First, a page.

Even those not familiar with the mechanics of D&D will be able to keep up easily. McNally does a good job of giving you just enough information to keep you on your toes. It’s not all about magic and creatures though. At its core, it’s about the characters. Each of them have their own lives, and agendas. This is what makes the story shine, and it raises the bar for future fantasy novels that I will read. Tolkien was the original master, and Gary Gygax (D&D creator) was influenced heavily by his work. McNally manages to blend the two and tell a tale of epic proportions. This is not just a good book, it is an excellent series.
Book I (Sable City) is a staggering 180,000+ word novel. There’s nothing better than a large book, especially when it’s a good one. The others are a bit lighter, but no less enthralling. Some of the characters are lovable, some are dastardly, but all of them are memorable. The multiple plots all cross and converge at various points, and it’s enough to leave you breathless.
There is some bad news, and I’ll give it to you straight. Some of the descriptions go on longer than necessary at times, especially at the start of a new chapter. I found myself skipping multiple paragraphs of prose to get back to the action on more than a few occasions. This was most annoying in the first book, but the later ones are not that bad. It did take me out of the story a few times, and I thought to myself, “Wow, this author has a ton of detail on everything in his world.” – I just didn’t need that much detail.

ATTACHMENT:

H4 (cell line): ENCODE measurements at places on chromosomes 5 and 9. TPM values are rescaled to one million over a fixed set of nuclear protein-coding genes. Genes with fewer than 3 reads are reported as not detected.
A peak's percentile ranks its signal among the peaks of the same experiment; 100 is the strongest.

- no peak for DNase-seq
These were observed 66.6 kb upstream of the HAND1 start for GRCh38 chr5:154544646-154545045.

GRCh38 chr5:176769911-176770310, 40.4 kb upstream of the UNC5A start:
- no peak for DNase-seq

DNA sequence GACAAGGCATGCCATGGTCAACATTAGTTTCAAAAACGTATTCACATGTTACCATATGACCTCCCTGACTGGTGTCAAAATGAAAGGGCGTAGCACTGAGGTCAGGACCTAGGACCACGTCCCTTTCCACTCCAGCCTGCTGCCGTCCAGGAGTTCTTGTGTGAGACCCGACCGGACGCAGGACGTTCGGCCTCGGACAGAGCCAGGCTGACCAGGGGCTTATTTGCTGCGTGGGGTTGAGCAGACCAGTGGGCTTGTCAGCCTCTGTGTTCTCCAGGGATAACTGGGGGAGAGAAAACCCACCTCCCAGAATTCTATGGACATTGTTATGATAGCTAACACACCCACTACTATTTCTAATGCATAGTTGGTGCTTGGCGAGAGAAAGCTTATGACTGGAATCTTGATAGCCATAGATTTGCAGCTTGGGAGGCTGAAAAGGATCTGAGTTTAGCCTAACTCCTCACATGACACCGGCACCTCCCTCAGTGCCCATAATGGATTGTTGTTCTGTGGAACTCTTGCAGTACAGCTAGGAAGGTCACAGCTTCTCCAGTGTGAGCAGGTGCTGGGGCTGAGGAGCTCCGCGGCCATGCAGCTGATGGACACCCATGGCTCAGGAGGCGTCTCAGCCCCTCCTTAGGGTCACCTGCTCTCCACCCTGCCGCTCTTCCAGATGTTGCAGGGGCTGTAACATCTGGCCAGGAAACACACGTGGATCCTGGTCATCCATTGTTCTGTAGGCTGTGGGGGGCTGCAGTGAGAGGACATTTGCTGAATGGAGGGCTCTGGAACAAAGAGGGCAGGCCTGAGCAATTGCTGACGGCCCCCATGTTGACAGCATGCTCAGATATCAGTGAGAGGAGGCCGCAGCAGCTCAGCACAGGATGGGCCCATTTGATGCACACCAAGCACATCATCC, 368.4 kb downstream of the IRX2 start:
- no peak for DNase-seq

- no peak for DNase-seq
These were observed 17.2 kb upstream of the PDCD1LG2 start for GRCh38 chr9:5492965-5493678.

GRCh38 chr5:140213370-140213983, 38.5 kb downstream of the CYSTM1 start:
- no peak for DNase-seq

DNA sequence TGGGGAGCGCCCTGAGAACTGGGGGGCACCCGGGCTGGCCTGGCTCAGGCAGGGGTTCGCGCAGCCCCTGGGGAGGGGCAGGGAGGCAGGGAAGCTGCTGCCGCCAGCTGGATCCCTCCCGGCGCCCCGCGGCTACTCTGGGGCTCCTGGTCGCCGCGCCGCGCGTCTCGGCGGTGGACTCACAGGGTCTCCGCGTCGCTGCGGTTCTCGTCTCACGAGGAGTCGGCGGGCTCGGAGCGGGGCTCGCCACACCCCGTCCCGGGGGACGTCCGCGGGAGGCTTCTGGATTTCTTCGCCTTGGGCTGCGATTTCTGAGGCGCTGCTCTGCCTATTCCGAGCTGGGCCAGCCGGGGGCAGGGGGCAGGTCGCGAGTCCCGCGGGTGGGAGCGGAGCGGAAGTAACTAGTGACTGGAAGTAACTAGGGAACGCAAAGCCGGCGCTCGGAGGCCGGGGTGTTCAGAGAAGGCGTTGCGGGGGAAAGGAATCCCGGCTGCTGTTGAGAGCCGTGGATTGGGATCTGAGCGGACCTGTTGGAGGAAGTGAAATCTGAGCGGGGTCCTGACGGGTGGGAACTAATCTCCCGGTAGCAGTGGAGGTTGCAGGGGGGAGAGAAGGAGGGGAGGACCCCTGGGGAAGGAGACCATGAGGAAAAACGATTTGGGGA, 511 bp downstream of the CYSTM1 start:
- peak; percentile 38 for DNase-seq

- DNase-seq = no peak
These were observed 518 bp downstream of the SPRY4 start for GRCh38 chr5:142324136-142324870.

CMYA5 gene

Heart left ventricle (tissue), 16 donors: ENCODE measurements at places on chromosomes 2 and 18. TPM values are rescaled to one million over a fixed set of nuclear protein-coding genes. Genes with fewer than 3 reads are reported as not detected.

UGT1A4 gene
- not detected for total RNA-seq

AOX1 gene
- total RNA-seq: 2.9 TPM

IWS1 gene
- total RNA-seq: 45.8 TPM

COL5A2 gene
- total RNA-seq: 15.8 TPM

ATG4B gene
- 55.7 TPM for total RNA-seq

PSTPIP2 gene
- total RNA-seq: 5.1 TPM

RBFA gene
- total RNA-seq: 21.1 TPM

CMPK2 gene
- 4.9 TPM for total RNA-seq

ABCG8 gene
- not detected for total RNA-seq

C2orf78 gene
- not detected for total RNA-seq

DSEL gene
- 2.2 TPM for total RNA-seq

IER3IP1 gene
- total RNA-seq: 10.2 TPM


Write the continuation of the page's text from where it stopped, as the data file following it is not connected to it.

That’s it. If you can skip a few paragraphs here and there, not unlike fast forwarding through a commercial on the DVR, then you won’t have any problems getting through the first story.
If you buy the first book then you will probably buy the rest of them. I bought books two and three about halfway through book one. It was fortunate that book four became available just as I finished book three. Now I’m waiting patiently for book five. This is one of my favorite fantasy series. The characters, the humor, and the story kept me entertained for a couple of weeks, and I feel like I’ve had a vacation.
Fantasy isn’t for everyone, I’ll concede that point. However, if you’ve ever played D&D (and enjoyed it), or you’re a fan of Tolkien, Donaldson and other masters of the genre, then you will love this series. It’s my top fantasy pick of the year so far.